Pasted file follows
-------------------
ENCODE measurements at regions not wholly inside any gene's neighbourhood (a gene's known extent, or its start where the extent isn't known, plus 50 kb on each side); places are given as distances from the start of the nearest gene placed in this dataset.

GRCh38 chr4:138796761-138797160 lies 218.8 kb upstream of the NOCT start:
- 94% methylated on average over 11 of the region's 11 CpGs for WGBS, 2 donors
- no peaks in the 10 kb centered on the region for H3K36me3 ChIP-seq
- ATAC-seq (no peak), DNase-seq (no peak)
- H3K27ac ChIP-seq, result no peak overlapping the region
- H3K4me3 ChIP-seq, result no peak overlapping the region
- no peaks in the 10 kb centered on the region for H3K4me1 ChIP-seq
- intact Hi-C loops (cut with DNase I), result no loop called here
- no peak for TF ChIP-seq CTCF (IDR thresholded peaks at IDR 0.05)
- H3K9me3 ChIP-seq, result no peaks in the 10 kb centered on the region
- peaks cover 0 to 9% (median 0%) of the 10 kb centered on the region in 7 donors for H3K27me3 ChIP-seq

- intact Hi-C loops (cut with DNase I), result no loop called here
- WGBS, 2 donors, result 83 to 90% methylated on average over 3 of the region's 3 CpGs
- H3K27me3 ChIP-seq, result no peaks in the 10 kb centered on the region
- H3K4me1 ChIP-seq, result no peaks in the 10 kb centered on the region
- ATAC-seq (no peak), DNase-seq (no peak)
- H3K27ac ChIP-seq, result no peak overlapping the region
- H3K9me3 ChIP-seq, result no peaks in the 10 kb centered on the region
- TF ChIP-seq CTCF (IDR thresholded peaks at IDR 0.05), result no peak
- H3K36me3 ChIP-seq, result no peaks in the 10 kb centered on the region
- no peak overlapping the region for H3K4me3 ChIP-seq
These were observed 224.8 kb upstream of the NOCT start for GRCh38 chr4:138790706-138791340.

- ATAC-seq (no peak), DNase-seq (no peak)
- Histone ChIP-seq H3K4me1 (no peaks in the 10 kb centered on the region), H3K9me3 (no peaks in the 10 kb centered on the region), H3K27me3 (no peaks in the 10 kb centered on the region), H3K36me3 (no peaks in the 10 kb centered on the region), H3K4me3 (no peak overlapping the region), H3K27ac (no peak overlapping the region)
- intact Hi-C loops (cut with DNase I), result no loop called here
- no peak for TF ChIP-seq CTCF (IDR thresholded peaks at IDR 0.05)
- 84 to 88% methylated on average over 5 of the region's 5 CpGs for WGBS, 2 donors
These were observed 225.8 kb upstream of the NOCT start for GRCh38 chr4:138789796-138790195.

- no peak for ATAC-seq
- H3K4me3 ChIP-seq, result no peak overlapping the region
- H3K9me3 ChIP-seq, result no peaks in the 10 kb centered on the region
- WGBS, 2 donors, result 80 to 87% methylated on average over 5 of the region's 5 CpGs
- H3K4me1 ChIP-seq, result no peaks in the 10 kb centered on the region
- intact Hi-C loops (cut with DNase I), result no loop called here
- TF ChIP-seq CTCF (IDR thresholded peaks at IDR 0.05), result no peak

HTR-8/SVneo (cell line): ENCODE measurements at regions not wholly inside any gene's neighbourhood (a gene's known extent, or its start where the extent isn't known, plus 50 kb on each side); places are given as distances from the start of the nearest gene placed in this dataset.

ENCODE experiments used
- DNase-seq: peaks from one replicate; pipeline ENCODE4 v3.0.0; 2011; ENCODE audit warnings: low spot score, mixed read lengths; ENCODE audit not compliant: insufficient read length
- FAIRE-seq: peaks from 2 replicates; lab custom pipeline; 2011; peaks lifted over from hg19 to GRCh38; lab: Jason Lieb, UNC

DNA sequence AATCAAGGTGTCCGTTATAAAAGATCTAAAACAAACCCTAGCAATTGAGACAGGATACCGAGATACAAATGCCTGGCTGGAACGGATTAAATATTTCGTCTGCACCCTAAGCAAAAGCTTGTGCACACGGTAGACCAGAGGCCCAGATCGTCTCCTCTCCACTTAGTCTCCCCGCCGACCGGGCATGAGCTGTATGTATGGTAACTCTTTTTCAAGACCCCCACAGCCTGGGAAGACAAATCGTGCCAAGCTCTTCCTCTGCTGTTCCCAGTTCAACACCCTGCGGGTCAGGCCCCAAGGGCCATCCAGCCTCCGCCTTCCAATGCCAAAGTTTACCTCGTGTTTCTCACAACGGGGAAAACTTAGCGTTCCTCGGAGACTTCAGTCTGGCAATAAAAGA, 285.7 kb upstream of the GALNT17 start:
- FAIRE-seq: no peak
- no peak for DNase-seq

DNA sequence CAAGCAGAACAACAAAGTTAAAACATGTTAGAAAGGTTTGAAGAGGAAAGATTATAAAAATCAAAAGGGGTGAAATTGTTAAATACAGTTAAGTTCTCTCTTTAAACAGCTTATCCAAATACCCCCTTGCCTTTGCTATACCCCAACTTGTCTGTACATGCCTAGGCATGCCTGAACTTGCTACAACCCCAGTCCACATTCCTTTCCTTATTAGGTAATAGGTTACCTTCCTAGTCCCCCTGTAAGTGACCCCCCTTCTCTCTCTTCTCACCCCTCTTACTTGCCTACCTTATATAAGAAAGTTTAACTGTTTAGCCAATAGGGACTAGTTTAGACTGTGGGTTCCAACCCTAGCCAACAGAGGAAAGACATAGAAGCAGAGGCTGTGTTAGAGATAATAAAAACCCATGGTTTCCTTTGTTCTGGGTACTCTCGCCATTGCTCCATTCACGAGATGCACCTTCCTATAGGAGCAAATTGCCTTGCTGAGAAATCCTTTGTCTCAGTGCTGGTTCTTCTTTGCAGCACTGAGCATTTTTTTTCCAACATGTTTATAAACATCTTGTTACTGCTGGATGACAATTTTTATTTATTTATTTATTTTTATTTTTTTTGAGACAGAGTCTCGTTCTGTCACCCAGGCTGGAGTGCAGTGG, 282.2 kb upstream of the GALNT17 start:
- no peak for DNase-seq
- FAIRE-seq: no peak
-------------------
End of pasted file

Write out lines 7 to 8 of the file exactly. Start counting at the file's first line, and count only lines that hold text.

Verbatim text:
- H3K4me3 ChIP-seq, result no peak overlapping the region
- no peaks in the 10 kb centered on the region for H3K4me1 ChIP-seq